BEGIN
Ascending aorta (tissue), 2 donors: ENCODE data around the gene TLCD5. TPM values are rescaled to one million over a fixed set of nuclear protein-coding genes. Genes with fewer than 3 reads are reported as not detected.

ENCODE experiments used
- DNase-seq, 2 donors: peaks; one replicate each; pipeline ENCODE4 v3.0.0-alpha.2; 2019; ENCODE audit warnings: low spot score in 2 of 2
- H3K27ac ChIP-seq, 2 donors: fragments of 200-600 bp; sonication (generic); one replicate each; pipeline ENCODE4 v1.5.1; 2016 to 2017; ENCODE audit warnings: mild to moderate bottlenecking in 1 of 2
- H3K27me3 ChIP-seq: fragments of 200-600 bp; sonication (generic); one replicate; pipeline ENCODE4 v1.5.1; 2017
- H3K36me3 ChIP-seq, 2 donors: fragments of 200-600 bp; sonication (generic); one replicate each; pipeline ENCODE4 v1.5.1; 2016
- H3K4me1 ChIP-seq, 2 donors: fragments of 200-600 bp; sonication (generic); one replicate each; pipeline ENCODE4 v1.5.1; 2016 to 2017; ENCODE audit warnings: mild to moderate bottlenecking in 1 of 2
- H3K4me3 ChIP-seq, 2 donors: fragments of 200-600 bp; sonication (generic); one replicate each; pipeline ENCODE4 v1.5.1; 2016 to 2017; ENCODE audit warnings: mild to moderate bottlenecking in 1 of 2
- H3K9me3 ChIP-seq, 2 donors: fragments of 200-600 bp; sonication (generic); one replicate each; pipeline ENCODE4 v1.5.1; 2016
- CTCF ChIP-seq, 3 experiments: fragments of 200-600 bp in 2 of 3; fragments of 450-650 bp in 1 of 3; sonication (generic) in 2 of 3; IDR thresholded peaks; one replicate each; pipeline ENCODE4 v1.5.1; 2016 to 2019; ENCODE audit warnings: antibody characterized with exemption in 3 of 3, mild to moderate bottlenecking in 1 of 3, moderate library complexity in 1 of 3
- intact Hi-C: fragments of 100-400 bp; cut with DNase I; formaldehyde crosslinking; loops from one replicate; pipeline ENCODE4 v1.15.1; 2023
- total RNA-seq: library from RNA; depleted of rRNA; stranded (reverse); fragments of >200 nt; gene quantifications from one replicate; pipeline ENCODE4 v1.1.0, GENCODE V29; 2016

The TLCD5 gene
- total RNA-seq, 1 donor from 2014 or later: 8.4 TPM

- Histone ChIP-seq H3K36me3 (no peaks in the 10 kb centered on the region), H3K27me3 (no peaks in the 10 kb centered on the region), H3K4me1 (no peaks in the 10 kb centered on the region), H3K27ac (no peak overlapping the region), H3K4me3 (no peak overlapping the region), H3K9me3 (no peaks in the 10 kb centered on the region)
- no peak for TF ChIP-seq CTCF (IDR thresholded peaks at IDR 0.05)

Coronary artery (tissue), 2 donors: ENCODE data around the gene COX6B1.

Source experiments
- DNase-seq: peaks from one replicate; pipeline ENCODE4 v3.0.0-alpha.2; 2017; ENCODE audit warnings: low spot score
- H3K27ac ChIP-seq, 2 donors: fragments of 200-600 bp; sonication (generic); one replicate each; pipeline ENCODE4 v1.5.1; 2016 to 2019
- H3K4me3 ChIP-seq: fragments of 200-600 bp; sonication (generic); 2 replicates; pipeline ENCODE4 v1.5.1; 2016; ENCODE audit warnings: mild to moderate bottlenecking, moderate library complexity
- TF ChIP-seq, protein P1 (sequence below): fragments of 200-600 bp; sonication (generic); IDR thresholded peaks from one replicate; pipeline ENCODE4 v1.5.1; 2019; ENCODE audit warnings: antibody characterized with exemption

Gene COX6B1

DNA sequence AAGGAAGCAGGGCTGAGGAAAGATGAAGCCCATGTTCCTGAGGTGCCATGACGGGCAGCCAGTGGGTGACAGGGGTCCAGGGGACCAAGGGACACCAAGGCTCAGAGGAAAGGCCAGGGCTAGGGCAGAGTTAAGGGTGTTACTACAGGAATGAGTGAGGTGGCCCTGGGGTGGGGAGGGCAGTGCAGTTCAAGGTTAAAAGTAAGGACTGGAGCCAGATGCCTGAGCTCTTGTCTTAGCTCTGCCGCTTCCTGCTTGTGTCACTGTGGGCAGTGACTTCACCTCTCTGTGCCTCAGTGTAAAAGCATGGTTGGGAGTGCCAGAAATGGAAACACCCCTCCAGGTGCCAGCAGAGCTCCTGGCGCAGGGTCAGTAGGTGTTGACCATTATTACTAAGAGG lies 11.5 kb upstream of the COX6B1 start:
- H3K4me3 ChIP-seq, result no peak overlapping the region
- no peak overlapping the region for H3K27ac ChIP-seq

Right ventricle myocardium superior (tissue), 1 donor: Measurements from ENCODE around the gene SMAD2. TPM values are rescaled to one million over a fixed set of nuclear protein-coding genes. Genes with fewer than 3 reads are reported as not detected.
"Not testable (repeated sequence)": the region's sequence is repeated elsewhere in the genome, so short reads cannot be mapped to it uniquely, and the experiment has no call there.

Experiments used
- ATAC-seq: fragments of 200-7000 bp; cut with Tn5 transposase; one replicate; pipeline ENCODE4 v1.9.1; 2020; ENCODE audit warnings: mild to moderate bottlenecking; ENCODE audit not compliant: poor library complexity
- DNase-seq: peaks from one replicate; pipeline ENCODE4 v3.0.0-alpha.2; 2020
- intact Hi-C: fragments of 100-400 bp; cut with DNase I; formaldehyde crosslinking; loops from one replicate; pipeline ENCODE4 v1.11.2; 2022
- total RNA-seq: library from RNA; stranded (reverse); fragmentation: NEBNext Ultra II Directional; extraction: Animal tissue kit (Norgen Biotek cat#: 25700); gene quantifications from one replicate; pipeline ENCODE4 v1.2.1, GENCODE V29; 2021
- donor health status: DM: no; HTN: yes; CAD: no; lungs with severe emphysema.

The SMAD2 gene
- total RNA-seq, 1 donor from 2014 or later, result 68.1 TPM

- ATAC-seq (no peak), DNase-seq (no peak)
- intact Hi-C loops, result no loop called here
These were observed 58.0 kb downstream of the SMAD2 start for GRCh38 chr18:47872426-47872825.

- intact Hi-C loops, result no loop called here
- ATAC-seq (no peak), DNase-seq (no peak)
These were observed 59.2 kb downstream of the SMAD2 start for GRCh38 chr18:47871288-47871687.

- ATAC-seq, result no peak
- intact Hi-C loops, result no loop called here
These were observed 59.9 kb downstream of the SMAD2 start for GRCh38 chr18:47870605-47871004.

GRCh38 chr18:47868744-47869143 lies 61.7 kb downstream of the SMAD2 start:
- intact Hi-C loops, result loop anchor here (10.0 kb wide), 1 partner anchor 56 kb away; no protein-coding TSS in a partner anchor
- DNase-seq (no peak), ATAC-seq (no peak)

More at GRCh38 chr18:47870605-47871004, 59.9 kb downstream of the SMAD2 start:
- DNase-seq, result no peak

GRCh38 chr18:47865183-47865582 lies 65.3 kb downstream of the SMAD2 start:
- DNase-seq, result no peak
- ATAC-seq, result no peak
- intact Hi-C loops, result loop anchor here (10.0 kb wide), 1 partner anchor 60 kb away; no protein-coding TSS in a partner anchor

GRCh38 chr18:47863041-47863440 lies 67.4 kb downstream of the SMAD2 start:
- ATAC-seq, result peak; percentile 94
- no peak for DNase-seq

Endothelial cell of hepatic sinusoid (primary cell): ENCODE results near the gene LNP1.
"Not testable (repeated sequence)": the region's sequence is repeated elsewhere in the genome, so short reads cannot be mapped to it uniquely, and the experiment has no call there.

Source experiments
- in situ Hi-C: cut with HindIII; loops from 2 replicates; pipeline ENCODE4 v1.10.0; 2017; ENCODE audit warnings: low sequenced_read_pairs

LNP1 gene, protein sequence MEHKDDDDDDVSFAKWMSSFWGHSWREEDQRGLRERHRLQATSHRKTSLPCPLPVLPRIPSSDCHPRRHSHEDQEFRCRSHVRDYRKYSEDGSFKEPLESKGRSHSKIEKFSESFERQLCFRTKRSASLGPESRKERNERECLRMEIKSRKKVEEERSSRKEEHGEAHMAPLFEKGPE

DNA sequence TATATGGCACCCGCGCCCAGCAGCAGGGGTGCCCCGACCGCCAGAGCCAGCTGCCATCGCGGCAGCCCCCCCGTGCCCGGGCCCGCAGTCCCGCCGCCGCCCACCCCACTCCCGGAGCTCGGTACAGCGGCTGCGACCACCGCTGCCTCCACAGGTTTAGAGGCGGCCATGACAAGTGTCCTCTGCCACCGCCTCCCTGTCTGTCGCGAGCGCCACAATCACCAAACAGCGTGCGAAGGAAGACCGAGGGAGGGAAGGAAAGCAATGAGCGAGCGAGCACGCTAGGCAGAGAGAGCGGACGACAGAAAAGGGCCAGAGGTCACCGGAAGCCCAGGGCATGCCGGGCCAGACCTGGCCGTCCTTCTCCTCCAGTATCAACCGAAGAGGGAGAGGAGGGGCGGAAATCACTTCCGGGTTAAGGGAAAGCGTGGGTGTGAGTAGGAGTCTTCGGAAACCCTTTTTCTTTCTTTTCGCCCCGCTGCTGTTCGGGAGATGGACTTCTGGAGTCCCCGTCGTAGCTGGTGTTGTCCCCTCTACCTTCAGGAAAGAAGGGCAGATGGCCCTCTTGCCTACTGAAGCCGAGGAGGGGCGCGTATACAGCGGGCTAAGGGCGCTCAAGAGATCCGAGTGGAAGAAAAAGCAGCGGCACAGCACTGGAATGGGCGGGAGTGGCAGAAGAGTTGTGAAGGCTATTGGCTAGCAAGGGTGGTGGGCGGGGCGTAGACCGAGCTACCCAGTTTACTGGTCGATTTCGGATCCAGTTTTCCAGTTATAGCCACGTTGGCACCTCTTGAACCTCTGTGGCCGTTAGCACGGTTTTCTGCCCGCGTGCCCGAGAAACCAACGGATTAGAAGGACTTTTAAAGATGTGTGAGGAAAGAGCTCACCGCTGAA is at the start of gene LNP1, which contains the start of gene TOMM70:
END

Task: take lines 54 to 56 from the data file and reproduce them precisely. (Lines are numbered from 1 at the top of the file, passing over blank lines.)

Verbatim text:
- intact Hi-C loops, result loop anchor here (10.0 kb wide), 1 partner anchor 60 kb away; no protein-coding TSS in a partner anchor

GRCh38 chr18:47863041-47863440 lies 67.4 kb downstream of the SMAD2 start:
- ATAC-seq, result peak; percentile 94